The Media Parties Like It's 1997

Looking over the political coverage of the past week, a casual observer might think s/he was back in the 1990s. There's a big scandal involving the Democratic governor of Illinois trying to sell the president-elect's senate seat. Will it hurt the party? The incoming administration? Caroline Kennedy wants to be the next junior senator from New York. Are the Democrats embracing dynastic politics? The president-elect gives a press conference announcing the new secretary of education -- in which he dodges questions and bores reporters present -- just like his obfuscating predecessors.

I sympathize. The fact is, there isn't much political news right now, though there's a great hunger for it. Obama is not yet president. He's making appointments, but those people aren't actually doing anything yet. Bush is making dog videos. And Congress has adjourned after deadlocking on the auto bailout.

But what we see here is more than just an attempt to fill space. The media is falling back into old habits perfected during the vaporous Clinton scandals of the 1990s. The not-so-subliminal message in this coverage: You thought things would be different with Obama. But they're not. Politics as usual. Scandals. Spin. Coverups. And, if we're lucky, a feeding frenzy!

Drill down a little, though, and most of this huffing is off-base. Take Dana Milbank's piece on Obama's press conference. Is it reasonable to expect a press conference announcing the new education secretary to be anything but deadly dull? Is it reasonable to expect Obama to step into the state-level political tempest over how to choose his replacement in the Senate? Or to opine on an investigation in which he is at best very tangentially involved? When Clinton or Bush "dodged questions" about investigations, they (or their subordinates) were the ones being investigated. I'm not saying that scenario will never come to pass with Obama -- odds are, it will at some point -- just that the accusation is silly right now.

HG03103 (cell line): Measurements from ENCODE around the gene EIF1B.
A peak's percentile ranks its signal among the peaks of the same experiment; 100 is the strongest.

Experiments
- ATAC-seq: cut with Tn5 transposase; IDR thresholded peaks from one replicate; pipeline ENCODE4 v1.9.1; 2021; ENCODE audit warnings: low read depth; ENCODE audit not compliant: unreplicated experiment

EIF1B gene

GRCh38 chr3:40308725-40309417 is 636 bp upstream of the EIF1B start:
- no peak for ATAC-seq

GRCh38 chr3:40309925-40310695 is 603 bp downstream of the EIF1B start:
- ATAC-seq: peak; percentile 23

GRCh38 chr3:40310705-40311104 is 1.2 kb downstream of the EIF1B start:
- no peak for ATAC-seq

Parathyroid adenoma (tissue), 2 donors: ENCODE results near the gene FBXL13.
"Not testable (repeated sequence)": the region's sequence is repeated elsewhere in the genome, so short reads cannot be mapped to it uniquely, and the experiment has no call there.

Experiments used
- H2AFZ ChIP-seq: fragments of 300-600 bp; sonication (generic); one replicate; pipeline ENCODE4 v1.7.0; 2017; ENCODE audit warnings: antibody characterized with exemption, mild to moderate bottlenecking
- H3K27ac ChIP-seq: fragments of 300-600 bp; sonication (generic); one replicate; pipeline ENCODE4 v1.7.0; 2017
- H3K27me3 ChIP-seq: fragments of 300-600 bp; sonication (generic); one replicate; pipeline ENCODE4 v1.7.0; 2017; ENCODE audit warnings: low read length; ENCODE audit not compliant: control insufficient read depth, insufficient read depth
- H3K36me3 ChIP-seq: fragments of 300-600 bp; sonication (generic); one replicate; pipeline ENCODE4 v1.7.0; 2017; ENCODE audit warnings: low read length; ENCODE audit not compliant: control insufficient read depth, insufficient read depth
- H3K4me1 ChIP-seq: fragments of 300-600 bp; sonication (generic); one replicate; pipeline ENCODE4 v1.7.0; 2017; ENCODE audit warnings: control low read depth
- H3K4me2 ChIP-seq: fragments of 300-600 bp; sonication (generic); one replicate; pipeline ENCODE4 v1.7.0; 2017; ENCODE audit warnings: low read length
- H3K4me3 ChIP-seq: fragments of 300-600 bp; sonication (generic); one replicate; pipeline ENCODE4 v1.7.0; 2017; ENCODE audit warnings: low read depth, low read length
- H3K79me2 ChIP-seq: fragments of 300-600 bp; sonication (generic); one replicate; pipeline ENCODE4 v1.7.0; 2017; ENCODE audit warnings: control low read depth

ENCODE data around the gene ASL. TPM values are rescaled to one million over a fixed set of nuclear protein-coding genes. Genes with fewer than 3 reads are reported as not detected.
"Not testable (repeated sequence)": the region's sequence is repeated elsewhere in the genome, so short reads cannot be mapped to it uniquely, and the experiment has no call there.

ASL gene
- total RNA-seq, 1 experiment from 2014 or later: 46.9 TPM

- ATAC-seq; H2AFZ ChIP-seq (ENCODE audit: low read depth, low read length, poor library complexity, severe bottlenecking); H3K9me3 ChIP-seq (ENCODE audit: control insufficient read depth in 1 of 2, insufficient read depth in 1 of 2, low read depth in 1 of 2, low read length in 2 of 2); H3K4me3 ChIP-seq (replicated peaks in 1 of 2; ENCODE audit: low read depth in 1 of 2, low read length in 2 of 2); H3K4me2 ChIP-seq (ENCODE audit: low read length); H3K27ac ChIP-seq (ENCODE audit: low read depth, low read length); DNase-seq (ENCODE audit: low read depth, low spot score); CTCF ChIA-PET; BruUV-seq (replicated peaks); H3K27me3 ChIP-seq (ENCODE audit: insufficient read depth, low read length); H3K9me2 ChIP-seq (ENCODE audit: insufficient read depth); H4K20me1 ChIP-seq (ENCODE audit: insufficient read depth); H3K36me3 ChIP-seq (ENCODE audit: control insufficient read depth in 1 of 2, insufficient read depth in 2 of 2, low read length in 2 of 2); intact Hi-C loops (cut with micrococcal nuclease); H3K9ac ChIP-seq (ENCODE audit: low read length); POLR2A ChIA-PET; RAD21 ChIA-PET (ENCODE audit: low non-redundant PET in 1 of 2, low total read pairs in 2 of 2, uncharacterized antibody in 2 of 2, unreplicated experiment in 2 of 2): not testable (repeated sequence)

Enormous changes are brewing in the country and in government itself. Big Government is back -- and it may be the only thing that can save us. This has tremendous implications for American politics. The political media, however, doesn't seem to get this. It's bad at covering the actual workings of government, the nexus of politics and policy. In a pinch, it always returns to a set of commonly-held tropes and cliches forged during the Clinton scandals of the 1990s. Proven cable chat-generators, these focus heavily on the habitual hypocrisy of politicians, the always-disjointed relationship between their words and actions -- but not on the substance of the actions themselves.

This is both predictable and comforting -- all the more reason we're seeing it now, when no one knows what the hell is going to happen. But not promising.